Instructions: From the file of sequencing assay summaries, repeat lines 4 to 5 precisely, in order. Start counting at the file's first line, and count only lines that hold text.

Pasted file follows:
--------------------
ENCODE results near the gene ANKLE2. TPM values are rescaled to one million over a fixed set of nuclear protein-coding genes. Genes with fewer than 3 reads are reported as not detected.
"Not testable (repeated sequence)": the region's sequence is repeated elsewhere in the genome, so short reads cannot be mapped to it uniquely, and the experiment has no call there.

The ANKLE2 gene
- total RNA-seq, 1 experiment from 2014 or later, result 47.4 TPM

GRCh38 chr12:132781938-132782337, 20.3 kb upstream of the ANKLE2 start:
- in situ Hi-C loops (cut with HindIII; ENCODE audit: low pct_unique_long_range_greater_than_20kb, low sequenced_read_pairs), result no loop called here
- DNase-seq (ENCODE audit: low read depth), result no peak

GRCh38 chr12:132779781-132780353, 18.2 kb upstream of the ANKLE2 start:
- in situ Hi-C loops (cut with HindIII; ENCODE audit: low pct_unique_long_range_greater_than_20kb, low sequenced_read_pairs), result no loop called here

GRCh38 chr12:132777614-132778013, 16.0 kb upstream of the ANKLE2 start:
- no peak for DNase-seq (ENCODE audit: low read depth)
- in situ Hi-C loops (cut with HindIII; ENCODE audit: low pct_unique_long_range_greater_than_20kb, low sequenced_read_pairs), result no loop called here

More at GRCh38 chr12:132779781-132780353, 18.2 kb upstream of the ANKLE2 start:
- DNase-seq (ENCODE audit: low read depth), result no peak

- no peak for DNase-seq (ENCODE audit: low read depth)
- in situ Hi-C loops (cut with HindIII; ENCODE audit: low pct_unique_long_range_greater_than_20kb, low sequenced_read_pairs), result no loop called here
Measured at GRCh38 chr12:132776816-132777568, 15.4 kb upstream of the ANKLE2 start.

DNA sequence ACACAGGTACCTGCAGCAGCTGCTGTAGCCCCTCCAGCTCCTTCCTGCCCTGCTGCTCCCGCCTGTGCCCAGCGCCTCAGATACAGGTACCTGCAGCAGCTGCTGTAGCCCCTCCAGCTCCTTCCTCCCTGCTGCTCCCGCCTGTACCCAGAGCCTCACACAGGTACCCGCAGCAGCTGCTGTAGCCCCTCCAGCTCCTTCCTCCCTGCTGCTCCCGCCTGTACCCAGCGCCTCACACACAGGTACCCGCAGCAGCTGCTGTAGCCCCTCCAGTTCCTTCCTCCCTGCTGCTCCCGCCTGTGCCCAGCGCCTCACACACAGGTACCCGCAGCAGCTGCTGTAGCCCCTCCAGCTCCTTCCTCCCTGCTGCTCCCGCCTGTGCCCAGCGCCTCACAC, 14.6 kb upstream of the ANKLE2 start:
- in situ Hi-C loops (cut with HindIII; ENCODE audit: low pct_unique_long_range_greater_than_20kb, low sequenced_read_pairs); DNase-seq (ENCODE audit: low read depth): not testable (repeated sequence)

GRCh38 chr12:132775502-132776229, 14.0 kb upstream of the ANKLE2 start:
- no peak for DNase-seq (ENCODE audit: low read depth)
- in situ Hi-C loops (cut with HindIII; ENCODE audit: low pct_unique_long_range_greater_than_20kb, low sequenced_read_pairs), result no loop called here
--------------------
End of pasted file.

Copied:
- total RNA-seq, 1 experiment from 2014 or later, result 47.4 TPM

GRCh38 chr12:132781938-132782337, 20.3 kb upstream of the ANKLE2 start: